North & South Carolina Annulment Attorneys
Serving North & South Carolina Since 1995
Annulment is a legal process that declares a marriage null and void, treating it as if it never happened. Unlike divorce, which ends a valid marriage, annulment establishes that the marriage was invalid from the beginning. This means that legally, the marriage is considered to have never existed.
Obtaining an annulment can be difficult, but Collins Family & Elder Law Group is here to help. If you are seeking an annulment in North or South Carolina, turn to our team of experienced attorneys for the compassionate, personalized legal counsel you need during this difficult time.
What Are the Legal Requirements for Annulment?
The specific legal requirements for annulment vary by jurisdiction, but generally, the following grounds may be considered:
- Fraud or Misrepresentation: If one spouse deceived the other about an important aspect of the marriage, such as their identity, intentions, or ability to have children, it may be grounds for annulment.
- Bigamy or Polygamy: If one party was already married to someone else at the time of the marriage, the subsequent marriage can be annulled.
- Incestuous Marriage: If the spouses are closely related by blood, the marriage may be annulled.
- Lack of Consent: If one party was forced or lacked the mental capacity to give consent at the time of the marriage, it may be grounds for annulment.
- Underage Marriage: If one or both parties were underage and did not have proper consent or authorization to marry, the marriage can be annulled.
Differences Between Annulment & Divorce
While both annulment and divorce involve the dissolution of a marriage, they differ in legal effects.
Here are a few key distinctions:
- Legal Status: An annulled marriage is considered void from the beginning, as if it never happened. In contrast, a divorce ends a valid marriage.
- Division of Assets: During an annulment, the court typically treats property and assets as separate, returning them to their original owners. In a divorce, assets are often divided between the spouses.
- Child Custody and Support: In both annulment and divorce, issues related to child custody and support can be addressed, but the specific legal processes may vary.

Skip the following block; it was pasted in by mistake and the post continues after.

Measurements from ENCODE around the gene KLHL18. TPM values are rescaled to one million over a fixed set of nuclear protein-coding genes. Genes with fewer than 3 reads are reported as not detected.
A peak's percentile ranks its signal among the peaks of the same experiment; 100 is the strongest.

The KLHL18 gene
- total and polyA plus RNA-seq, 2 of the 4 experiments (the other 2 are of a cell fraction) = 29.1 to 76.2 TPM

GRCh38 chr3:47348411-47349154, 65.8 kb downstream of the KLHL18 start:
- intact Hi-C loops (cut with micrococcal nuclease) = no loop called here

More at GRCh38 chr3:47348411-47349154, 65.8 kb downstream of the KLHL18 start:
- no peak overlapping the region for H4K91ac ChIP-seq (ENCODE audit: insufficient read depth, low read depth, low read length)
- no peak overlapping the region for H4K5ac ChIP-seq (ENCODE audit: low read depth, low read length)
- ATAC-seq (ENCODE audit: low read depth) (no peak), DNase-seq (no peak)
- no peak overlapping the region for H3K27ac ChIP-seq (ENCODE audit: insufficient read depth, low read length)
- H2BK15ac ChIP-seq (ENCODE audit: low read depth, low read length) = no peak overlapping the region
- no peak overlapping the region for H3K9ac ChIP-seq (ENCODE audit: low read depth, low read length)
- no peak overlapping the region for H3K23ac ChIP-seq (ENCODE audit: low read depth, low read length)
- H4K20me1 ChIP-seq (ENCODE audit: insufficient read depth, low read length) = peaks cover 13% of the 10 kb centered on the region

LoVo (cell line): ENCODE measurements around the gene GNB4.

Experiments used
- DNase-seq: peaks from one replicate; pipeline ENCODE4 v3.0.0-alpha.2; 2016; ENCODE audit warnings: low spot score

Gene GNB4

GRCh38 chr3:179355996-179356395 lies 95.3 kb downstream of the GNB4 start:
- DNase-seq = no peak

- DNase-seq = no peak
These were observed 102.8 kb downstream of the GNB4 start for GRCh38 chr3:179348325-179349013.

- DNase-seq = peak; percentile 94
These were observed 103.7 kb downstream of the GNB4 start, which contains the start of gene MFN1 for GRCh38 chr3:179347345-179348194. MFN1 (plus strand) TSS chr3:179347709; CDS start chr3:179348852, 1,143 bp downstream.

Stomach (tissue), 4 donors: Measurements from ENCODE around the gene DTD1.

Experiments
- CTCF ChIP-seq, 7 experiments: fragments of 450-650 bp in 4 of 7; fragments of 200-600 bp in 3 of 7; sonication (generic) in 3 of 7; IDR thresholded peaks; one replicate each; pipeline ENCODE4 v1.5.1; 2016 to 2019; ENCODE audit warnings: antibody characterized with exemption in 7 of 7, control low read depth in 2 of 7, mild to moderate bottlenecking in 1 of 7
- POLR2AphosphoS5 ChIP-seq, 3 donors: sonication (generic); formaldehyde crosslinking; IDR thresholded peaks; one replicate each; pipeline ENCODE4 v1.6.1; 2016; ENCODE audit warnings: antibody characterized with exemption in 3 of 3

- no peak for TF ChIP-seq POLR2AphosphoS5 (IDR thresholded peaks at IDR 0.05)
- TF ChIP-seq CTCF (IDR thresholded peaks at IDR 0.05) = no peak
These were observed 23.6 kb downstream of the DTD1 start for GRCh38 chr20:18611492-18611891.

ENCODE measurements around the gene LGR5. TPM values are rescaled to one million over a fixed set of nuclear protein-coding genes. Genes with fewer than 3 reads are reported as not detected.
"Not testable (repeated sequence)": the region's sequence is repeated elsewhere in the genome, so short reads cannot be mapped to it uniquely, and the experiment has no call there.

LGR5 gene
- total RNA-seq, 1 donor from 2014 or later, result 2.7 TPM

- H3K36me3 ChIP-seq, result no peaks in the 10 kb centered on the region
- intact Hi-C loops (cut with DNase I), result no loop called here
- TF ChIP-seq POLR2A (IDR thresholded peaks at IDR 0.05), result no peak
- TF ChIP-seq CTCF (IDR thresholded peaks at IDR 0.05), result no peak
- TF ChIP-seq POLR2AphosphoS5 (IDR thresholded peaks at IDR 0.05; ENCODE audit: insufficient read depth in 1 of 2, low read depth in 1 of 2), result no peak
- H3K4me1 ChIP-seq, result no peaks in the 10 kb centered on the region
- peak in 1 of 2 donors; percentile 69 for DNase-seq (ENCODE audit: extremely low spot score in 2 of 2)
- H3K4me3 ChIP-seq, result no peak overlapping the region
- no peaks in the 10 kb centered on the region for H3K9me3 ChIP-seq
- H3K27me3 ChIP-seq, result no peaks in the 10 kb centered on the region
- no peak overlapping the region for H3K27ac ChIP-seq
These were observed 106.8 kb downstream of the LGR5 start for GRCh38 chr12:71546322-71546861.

Annulment Laws in North and South Carolina
Both North and South Carolina have similar grounds for annulment, including:
- Mental Incapacity
North Carolina also allows for annulment if either party was under the age of 16 at the time of marriage. However, South Carolina does not specifically address underage marriage as a ground for annulment.
When to Hire an Annulment Attorney
Hiring an annulment attorney can be beneficial in navigating the complex legal process. An annulment attorney from Collins Family & Elder Law Group can help you in the following ways:
- Understanding Eligibility: Our attorneys can assess the circumstances of your marriage and determine if it meets the legal requirements for annulment.
- Providing Legal Counsel: Our annulment attorneys have in-depth knowledge of family law and can guide you through the legal proceedings, ensuring your rights are protected.
- Negotiations and Representation: If there are disputes regarding child custody, property division, or spousal support, our attorneys can negotiate on your behalf and represent your interests in court.
Call Our Firm Today to Get Started
We encourage you to reach out to our firm right away if you believe you may have grounds for annulment in North or South Carolina. We can review the details of your case and determine your eligibility, as well as represent your interests throughout the entire process.
Our annulment attorneys are well-versed in state and federal laws and can provide the personalized guidance you need.